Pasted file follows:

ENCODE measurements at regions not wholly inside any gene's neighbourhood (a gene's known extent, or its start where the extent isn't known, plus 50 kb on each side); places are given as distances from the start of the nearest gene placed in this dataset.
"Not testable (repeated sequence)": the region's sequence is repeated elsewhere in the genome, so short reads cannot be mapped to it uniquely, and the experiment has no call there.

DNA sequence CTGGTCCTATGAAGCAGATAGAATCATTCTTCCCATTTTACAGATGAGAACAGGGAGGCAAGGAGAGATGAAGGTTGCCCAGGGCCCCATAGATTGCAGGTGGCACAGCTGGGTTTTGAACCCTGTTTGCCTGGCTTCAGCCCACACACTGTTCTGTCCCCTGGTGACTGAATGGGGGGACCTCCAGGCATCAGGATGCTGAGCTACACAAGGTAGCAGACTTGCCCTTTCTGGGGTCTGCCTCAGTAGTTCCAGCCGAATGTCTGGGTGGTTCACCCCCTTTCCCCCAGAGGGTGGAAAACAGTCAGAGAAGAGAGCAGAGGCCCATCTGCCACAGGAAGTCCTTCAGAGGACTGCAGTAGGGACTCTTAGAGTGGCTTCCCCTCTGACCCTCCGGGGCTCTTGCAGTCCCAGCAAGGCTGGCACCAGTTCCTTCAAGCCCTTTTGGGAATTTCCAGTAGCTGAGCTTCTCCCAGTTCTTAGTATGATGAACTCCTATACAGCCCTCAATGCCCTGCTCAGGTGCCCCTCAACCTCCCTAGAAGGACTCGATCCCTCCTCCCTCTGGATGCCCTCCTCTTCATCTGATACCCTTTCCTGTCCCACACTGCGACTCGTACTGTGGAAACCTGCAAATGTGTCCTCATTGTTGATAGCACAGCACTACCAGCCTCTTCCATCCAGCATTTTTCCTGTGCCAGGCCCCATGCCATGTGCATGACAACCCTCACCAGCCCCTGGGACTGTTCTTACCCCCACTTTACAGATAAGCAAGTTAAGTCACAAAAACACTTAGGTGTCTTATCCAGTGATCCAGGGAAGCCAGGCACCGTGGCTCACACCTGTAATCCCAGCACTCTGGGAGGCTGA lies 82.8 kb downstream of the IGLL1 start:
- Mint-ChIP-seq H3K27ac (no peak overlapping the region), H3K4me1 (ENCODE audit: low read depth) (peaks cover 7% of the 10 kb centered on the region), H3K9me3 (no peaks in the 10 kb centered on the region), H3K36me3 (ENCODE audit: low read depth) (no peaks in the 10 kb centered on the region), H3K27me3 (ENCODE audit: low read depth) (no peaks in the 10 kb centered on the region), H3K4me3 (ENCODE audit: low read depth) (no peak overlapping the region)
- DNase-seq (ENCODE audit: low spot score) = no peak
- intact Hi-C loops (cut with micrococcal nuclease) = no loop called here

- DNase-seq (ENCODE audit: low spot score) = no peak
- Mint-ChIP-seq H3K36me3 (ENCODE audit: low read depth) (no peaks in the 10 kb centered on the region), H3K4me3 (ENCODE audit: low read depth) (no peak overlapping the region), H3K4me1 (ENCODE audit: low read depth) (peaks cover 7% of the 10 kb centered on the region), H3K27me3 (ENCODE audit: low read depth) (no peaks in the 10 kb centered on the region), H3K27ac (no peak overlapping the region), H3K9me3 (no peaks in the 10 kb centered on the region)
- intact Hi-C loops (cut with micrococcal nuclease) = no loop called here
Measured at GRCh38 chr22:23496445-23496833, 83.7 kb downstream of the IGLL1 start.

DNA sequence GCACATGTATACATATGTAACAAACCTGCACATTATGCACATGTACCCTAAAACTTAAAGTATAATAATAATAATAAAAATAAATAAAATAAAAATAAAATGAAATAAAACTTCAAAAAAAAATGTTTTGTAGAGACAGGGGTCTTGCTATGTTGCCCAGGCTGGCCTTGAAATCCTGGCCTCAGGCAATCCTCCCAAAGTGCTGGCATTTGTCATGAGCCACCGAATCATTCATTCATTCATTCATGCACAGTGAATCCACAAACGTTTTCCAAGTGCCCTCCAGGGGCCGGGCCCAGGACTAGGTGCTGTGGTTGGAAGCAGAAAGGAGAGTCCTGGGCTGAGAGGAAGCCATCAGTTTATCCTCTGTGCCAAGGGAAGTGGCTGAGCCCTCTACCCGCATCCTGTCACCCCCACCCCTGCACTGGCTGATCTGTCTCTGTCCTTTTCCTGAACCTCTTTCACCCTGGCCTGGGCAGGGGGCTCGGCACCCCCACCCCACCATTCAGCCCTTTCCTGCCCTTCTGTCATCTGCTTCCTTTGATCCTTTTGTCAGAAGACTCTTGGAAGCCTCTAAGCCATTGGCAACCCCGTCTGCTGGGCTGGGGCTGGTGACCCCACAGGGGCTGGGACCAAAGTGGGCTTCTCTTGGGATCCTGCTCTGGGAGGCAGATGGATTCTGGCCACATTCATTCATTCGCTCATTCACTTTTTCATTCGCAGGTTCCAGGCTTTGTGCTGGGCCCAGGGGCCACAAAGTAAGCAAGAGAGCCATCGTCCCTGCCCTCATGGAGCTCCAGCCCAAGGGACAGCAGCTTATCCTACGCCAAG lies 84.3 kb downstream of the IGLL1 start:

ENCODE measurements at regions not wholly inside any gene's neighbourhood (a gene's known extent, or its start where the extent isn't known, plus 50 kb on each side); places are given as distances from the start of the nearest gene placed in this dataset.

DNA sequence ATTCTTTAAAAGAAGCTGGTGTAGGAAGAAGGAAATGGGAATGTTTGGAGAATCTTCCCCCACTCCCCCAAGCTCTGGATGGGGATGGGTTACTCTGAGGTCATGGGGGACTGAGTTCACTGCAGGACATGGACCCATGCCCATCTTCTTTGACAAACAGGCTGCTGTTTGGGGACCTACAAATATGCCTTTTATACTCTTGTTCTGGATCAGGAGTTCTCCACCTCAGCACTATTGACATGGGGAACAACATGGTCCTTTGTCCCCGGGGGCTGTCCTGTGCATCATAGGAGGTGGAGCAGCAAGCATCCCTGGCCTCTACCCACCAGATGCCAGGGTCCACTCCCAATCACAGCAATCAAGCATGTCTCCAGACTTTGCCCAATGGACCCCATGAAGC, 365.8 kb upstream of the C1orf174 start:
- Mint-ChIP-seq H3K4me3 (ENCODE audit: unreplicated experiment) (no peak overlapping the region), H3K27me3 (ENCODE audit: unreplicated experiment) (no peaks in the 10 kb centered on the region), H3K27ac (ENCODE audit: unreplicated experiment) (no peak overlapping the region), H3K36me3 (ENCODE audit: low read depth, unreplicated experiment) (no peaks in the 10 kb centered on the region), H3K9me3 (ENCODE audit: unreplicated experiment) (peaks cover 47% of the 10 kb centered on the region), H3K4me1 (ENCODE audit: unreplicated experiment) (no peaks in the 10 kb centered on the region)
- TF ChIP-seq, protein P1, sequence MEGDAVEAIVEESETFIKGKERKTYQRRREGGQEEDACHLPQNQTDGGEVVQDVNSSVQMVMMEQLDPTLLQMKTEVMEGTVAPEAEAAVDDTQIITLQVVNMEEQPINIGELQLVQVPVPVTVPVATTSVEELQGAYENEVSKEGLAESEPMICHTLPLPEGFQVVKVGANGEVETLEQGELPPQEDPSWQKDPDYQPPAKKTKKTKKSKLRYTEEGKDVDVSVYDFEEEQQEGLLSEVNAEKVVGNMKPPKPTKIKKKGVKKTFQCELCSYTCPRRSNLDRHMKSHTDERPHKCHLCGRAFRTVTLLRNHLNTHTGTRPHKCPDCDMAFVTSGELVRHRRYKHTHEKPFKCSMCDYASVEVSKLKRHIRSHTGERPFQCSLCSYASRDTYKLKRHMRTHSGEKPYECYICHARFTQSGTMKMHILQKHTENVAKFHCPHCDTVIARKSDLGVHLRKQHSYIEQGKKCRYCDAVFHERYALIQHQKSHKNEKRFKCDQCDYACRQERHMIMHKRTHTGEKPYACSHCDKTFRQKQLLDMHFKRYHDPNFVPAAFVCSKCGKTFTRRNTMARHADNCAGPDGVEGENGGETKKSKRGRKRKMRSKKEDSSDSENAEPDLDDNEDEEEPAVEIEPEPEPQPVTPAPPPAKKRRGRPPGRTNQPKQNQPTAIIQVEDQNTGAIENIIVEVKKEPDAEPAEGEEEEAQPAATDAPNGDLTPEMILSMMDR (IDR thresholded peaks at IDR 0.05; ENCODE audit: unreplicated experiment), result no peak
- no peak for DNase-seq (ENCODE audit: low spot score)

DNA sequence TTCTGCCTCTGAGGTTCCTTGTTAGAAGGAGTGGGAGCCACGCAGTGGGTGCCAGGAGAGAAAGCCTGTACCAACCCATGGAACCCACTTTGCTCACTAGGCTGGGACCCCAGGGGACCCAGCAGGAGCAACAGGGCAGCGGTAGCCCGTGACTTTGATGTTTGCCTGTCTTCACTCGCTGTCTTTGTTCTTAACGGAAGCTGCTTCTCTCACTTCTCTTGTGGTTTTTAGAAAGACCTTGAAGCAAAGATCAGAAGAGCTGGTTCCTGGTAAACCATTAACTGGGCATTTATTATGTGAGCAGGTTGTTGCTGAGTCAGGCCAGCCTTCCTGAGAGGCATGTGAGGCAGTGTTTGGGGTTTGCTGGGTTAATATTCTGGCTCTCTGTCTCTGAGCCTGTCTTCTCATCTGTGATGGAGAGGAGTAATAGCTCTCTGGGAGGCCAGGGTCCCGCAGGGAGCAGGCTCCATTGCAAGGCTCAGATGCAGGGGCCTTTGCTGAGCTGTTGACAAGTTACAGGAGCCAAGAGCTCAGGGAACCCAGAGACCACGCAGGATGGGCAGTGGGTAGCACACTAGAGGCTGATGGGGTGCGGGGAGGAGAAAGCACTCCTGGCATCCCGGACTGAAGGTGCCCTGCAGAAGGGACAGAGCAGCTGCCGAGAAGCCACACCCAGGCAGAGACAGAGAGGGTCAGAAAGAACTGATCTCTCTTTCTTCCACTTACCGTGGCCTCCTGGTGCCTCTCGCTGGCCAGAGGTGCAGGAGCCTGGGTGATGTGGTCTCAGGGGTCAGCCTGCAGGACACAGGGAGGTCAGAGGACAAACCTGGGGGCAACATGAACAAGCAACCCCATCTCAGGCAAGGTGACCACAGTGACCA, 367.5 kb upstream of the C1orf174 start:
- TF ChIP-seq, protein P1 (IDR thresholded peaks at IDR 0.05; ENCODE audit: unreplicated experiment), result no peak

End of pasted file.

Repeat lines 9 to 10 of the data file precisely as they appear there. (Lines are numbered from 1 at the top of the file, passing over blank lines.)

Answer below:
- intact Hi-C loops (cut with micrococcal nuclease) = no loop called here
Measured at GRCh38 chr22:23496445-23496833, 83.7 kb downstream of the IGLL1 start.